Data for clinical and business intelligence can uncover significant opportunities within clinical documentation improvement.
In my previous article, I discussed the process of how transformational change occurs, through transparency resulting from strategic connectivity across the healthcare system. To expand on this theory, let’s examine the current state of clinical documentation improvement (CDI), and how implementing feedback and developing connectivity can directly affect operational improvement and quality of care.
Historically, CDI swiftly maneuvered floor by floor, reviewing medical records, generating appropriate queries, and trending found information for physician education. The onset of the electronic health record (EHR) presented ready access to each patient’s record, having a profound effect on the promptness of generating a query and receiving feedback from the physician. The downstream impact allows for a complete medical record at the time the patient is discharged, providing the coder thorough documentation for coding. Ultimately, the days in accounts receivable have decreased due to the implementation of CDI programs across the nation.
The tracking and trending occurred among physicians and CDI specialists. At times, a physician advisor may have been involved. Often, the administration would review a high-level cost-benefit analysis to support a CDI program and its overall impact on reimbursement. This practice seems prehistoric when one looks through the modern-day lens of healthcare.
As technology and healthcare regulations alter the healthcare environment, the functions of CDI will continue to evolve. There is a tremendous opportunity to expand the CDI specialist’s role, not only to improve physician documentation, but also to decrease (or, eventually, eliminate) inpatient and outpatient clinical denials – and, just as significant, to improve an organization’s overall quality ranking as it relates to patient safety indicators.
Business data intelligence is a proactive resource to support the expansion of CDI. For example, organizations are receiving an increasing number of inpatient and outpatient clinical denials, which often are sent to CDI specialists for a rebuttal or correction. Tracking and trending the data related to the inpatient claims denials, such as the diagnosis or procedure denied, physician, payor, etc. afford CDI the ability to educate physicians on the nuances of certain conditions. This intelligence can lead to open dialogue, with a focus on certain payors and diagnoses, and often, the result is a decrease in inpatient claims denials. This data is transferred from RCM to CDI on a transitional basis, and with the needed tracking and trending, this marks the beginning stages of transformation. Transformation requires continuous evaluating and monitoring as denials change, as do ICD-10-CM, PCS, and CPT code sets, not to mention provider guidelines and organizational staff members. Establishing a consistent feedback loop to the key departments, targeting issues to improve accountability while promoting improvements, prompts change.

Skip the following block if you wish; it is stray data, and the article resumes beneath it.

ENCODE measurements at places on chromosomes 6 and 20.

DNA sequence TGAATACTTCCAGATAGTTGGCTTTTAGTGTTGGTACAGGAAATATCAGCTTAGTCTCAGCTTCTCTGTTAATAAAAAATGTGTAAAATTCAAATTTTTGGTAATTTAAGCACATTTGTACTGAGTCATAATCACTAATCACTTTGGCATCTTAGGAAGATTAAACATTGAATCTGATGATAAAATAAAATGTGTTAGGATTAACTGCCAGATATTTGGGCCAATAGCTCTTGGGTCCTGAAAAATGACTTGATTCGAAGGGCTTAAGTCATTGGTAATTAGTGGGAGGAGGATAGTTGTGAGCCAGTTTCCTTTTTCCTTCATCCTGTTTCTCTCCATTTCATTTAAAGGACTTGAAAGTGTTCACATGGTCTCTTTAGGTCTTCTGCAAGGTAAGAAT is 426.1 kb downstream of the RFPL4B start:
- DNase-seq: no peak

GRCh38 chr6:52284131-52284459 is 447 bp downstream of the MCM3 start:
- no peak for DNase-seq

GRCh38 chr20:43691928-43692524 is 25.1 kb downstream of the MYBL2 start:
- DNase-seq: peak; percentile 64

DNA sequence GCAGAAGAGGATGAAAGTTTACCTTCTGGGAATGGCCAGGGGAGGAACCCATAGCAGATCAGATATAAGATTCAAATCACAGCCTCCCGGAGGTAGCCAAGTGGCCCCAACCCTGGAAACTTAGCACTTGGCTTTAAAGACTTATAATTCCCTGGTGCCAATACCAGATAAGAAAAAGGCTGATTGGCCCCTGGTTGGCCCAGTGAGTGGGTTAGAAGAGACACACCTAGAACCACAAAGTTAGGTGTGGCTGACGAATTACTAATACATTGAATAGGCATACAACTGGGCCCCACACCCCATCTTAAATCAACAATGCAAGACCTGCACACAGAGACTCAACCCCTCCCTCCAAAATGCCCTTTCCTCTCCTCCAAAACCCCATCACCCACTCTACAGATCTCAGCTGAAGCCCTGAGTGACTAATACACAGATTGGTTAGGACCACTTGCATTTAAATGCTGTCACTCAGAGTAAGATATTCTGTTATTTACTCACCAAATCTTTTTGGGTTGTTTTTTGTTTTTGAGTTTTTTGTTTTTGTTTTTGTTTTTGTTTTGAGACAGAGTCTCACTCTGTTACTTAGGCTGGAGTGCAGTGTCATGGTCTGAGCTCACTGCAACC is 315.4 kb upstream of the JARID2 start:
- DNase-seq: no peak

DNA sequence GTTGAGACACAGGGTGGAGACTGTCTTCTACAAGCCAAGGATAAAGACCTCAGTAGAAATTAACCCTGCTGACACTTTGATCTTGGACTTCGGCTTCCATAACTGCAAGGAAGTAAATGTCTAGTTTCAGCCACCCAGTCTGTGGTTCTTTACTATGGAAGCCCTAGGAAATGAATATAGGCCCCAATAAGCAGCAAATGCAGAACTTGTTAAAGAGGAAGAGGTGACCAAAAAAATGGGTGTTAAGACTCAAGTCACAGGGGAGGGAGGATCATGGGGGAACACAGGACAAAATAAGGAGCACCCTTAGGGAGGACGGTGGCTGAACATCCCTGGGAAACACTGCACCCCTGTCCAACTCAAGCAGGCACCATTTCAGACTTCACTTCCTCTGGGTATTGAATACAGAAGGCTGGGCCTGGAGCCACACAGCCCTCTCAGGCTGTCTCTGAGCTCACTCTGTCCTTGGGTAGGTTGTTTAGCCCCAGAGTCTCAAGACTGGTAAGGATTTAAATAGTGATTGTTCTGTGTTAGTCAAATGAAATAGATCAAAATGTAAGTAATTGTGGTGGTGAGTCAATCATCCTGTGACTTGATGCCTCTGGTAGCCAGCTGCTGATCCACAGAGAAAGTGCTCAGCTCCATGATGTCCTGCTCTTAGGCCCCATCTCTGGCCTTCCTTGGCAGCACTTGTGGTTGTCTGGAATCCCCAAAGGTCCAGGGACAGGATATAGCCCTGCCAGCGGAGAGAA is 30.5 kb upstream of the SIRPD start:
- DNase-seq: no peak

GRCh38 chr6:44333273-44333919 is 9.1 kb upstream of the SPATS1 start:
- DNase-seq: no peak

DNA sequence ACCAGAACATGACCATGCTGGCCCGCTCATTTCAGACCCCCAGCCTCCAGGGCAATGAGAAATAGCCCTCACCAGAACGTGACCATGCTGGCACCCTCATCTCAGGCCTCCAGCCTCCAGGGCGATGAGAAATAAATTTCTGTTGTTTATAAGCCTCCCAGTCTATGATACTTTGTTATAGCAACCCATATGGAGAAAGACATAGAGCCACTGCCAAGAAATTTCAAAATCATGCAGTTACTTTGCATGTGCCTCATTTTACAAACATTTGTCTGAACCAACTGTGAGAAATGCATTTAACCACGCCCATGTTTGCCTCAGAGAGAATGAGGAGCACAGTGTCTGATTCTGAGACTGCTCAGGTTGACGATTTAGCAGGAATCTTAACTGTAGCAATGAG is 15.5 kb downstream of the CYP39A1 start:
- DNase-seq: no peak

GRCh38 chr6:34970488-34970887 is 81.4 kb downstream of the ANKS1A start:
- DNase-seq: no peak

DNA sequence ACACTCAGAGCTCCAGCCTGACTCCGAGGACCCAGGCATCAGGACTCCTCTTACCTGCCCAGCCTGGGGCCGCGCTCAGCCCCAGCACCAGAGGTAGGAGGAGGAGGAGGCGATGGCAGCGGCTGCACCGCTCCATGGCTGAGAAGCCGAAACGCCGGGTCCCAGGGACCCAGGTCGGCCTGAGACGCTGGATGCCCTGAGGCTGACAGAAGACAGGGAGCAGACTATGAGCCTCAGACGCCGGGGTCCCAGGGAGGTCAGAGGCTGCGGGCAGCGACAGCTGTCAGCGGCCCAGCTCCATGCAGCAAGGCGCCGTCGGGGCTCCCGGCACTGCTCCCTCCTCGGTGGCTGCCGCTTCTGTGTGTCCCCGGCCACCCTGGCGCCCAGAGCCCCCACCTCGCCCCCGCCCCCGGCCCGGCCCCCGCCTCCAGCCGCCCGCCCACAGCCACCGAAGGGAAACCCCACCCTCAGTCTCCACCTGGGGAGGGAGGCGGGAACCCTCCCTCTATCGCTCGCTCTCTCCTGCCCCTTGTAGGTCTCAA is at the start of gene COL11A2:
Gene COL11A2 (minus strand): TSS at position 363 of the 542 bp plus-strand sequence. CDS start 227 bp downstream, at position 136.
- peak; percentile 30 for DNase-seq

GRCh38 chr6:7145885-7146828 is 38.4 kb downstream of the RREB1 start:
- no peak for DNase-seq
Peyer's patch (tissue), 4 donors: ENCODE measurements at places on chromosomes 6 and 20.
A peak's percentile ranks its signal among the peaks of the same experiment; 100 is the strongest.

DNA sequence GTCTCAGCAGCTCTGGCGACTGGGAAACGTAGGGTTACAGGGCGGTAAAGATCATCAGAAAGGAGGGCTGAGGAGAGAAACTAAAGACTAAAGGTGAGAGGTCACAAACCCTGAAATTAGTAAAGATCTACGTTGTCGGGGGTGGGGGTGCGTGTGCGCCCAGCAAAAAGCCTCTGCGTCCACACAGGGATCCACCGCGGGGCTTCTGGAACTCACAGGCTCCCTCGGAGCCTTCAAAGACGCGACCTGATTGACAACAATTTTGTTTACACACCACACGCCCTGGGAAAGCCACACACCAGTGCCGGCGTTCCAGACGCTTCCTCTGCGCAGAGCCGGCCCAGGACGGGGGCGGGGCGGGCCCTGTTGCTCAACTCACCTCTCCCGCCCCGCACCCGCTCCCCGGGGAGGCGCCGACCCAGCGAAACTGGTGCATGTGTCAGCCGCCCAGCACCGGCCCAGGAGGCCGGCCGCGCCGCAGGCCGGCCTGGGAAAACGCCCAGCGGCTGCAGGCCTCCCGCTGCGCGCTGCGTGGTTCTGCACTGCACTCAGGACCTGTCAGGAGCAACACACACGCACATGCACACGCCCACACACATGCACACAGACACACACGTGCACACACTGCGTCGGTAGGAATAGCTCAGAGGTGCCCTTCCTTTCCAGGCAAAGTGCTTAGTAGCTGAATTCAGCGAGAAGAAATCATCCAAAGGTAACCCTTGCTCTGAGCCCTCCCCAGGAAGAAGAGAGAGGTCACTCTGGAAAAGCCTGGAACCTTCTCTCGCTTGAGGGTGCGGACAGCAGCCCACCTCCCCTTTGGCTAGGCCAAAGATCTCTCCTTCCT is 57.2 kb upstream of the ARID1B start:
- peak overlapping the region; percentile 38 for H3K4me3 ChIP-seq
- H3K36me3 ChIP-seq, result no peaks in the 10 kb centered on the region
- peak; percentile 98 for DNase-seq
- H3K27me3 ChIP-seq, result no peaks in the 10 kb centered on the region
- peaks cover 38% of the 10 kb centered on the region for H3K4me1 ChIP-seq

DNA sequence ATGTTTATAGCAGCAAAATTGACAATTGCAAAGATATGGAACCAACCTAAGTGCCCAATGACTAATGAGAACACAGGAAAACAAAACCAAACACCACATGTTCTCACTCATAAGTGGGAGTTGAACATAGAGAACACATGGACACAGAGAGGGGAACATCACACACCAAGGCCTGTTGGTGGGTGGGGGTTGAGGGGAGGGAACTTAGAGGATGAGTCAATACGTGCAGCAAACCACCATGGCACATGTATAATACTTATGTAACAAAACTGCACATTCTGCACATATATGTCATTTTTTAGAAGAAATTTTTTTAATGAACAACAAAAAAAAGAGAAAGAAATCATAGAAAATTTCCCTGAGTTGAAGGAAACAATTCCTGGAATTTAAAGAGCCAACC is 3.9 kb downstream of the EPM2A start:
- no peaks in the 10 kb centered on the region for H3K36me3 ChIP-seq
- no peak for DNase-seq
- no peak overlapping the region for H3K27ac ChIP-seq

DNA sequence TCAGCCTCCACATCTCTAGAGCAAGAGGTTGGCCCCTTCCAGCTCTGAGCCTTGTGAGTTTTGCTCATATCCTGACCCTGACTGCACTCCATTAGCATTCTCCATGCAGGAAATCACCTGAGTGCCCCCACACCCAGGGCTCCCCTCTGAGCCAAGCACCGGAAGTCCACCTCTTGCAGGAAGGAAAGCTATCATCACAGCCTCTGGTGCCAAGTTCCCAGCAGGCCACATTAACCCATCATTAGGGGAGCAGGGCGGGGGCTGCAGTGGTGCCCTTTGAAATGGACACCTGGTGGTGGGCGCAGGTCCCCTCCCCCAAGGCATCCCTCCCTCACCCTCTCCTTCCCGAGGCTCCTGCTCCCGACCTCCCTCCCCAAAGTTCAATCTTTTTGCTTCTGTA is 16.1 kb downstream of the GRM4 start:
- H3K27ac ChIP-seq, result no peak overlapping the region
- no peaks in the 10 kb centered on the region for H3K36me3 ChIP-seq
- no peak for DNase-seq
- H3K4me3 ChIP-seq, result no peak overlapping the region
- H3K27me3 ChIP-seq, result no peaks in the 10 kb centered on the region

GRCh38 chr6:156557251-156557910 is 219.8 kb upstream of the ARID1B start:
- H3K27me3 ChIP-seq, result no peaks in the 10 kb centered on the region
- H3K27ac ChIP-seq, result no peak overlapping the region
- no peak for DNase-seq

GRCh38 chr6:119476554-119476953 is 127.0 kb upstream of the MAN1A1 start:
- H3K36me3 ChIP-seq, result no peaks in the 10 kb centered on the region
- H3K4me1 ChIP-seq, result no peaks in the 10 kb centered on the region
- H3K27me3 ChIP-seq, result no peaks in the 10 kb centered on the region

Outpatient medical necessity requirements have a longstanding presence in this industry. As some services are starting to shift from inpatient to outpatient, CDI specialists are now commonly found in high-volume, high-dollar outpatient centers. CDI staff at such facilities have the opportunity to review the daily schedule for upcoming appointments, determine planned treatments, and find out if the treatment diagnosis supports the service scheduled. If not, the CDI specialist has the opportunity to speak with the physician before rendering the service.
Is the service medically necessary? If so, the documentation is evaluated in real-time, and physicians are educated on areas for improvement. For example, CDI has made a meaningful impact on infusion centers by improving documentation to support the reason for an infusion. The movement of CDI staff in high-volume/high-dollar clinics has secured notable financial improvement in certain outpatient arenas.
Aligning business and clinical intelligence allows continuous evaluation for areas of improvement and CDI expansion. This coordination is essential for healthcare organizations to achieve transformation in operational performance and quality improvements. Like most things in life, transformation takes time. Data, decision-makers, and a universal commitment to provide cohesive discussions and movement toward a common goal are vital; they will improve outcomes and ultimately, patient care.
Listen to Susan Gatehouse report this story live today during Talk Ten Tuesdays, 10-10:30 a.m. EST.